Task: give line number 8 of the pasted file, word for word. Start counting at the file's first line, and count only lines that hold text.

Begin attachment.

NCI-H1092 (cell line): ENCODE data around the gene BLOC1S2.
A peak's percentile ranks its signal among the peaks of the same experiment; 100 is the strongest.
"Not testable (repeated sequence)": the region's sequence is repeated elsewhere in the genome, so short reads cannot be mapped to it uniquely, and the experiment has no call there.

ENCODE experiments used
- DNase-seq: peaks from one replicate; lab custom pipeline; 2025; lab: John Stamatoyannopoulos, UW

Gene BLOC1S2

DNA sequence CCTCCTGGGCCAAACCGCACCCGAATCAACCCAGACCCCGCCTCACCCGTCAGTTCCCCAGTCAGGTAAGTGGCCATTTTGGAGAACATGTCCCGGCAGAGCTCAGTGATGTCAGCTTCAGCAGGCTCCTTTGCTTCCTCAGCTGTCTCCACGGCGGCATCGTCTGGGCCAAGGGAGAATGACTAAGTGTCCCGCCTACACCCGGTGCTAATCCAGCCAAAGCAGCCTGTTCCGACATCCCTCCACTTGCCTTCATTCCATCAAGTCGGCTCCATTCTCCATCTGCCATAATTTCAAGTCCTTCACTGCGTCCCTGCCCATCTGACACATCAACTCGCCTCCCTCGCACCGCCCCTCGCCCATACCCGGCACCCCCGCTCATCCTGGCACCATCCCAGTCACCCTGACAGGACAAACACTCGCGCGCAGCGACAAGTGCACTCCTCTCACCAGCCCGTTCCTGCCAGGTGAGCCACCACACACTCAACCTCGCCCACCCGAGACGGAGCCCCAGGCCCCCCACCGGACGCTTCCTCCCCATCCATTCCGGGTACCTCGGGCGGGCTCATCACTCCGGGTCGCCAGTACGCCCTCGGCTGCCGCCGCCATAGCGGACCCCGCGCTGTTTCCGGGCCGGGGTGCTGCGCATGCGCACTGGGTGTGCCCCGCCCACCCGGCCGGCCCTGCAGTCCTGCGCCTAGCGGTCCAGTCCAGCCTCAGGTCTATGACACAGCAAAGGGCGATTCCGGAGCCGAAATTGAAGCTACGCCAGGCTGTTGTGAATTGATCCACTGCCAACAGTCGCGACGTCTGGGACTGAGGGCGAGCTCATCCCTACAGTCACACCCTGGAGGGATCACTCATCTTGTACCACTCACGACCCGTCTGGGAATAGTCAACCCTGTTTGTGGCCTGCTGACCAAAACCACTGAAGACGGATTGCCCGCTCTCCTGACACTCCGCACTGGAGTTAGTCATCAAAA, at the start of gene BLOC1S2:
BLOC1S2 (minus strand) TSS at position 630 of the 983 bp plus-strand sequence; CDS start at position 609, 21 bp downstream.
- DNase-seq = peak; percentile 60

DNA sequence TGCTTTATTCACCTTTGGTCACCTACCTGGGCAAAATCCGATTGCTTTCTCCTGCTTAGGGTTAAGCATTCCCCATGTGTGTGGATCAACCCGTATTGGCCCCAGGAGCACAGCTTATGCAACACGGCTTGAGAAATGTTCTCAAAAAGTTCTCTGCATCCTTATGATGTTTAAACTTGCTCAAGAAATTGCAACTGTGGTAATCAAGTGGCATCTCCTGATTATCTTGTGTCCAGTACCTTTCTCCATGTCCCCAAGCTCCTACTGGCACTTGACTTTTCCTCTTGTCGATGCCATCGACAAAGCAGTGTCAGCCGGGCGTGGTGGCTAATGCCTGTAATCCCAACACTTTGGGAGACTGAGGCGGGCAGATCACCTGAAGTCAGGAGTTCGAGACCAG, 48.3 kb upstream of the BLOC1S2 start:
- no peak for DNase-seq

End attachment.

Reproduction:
BLOC1S2 (minus strand) TSS at position 630 of the 983 bp plus-strand sequence; CDS start at position 609, 21 bp downstream.